Getting started

For the time being this project will be easier to use if you are familiar with the command line and know how to install npm packages. A more user friendly interaction is on the roadmap, but in the meantime, you can still gain some insights about how to build a vendor independent note taking system.

The main idea is organizing your work in folders with an file. It usually starts as a place to annotate quick thoughts about the task at hand. Imagine the first two tasks is getting AWS certified and plan a weekend trip.

└── action
    ├── aws-certified
    │   └──
    └── weekend-trip

As the tasks mature, the index file becomes a place to give a quick overview of the task status, where work was left, forks content to other markdown files, etc. You can even specify calendar events or plan reviews using the frontmatter of those files.

Although there are some layout conventions and a standard frontmatter format to enable extra features, at a minimum your files should expose an uid field.

Spoiler alert! you can index source code too, also other files if you leverage them into a meta folder.

The tools depend on a scanning phase to build a local index and sanitize your files. This will power up other apps and extensions with extra features. You are free to choose whichever markdown editor is your favorite, but it will be easier to get started if you use the official Visual Studio Code or Vim extensions.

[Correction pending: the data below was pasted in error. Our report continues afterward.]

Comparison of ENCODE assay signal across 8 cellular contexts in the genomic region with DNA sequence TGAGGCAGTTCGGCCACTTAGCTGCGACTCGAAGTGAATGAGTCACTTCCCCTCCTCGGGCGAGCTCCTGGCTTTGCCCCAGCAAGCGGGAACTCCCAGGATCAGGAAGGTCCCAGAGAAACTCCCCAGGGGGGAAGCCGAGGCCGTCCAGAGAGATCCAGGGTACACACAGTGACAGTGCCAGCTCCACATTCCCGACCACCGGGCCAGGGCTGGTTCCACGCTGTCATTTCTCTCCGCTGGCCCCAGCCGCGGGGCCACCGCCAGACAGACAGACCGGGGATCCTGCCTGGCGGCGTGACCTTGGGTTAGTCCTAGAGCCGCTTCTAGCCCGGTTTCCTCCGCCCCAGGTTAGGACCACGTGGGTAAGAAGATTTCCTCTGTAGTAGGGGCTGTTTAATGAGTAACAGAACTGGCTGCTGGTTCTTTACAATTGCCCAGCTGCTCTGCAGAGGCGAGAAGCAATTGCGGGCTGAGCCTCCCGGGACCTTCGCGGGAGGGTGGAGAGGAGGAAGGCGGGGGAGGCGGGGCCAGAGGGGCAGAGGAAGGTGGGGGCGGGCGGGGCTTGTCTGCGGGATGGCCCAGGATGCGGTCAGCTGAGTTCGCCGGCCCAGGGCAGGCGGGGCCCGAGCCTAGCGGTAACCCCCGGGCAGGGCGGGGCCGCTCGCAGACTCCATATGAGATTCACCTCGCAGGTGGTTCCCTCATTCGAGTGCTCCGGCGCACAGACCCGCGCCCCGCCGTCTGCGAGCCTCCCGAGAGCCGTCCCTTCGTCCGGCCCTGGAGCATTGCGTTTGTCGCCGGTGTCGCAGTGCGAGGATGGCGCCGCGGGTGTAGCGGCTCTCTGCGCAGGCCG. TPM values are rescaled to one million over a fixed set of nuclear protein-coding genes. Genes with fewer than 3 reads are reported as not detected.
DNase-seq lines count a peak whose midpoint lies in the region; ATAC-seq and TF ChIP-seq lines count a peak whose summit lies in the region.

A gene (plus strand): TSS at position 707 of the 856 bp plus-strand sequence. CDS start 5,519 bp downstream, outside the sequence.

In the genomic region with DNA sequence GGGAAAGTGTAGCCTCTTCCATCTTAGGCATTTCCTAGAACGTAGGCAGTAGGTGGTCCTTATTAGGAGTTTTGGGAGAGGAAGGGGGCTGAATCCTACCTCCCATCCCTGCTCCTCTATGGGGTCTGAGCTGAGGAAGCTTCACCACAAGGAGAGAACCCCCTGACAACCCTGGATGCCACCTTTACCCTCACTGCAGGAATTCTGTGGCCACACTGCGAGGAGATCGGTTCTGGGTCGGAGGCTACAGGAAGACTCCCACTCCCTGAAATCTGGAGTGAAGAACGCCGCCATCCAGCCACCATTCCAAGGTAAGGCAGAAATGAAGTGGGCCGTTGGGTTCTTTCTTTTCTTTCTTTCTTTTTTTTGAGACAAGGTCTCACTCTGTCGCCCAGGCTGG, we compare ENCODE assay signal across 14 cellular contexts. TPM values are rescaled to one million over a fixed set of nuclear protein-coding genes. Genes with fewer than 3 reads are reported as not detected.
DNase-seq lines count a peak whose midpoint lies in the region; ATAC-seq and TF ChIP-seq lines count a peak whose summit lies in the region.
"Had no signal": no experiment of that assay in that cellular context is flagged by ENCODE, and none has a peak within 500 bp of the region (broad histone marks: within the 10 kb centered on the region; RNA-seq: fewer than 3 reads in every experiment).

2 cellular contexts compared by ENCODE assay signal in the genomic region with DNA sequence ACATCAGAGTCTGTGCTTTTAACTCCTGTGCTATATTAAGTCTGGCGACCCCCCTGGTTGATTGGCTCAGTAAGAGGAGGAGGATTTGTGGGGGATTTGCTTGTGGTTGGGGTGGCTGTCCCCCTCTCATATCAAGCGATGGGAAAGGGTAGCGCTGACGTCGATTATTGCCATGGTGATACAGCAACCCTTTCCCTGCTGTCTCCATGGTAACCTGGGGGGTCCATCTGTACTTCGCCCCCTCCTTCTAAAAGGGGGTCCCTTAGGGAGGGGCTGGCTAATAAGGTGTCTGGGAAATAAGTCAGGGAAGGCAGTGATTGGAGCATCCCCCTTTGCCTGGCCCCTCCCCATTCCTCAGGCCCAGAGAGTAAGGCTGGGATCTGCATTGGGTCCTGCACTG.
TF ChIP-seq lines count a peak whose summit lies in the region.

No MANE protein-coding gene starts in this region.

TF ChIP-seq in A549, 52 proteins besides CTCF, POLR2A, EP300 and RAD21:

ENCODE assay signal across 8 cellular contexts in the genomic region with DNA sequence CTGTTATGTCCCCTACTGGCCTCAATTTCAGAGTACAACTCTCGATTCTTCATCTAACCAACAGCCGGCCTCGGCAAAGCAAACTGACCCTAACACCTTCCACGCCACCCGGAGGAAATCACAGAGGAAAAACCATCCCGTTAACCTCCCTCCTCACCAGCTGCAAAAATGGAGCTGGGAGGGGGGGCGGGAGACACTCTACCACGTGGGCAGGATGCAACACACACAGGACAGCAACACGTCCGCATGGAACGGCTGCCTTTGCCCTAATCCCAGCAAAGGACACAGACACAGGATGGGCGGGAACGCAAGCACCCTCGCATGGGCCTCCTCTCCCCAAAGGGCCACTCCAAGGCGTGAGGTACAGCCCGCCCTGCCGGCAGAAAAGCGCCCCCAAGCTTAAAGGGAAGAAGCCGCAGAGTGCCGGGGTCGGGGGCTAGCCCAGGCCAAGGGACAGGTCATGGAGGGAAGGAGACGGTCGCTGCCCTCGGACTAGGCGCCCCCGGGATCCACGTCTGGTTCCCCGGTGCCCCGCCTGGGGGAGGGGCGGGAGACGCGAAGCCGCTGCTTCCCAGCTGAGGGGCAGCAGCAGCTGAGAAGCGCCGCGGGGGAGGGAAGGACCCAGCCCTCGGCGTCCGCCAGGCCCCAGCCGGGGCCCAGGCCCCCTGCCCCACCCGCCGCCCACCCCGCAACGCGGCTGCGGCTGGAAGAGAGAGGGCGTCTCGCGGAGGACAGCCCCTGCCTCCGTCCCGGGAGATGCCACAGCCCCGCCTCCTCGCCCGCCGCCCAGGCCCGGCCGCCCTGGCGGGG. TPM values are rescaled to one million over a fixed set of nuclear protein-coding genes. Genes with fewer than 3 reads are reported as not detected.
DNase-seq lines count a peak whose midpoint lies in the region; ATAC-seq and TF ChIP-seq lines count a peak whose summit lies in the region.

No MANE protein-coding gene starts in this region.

You can start with the official sample project and installing the cli.

npm install -g @taskfolders/cli
git clone

The tutorial shows a basic layout we will describe later. For now just open the file ./actions/now/basics/

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It is a simple file with id links to another file. While linking to files local to the folder you are in is nicer, once you link outside the folder, you risk breaking the links once you move the origin or target. An external indexing tool can make sure that there no broken links. Just go into the tutorial folder and do a scan.

tfc scan

After reloading your editor, it will start using the local index to convert the ids into links to their files. Notice how the ids outside the normal markdown links are underlined too. Now all of them will lead to the file they identify.

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What next?

  • Learn about using ids in your markdown and source code
  • See how to use the scanner
  • Use the SDK to create your own tooling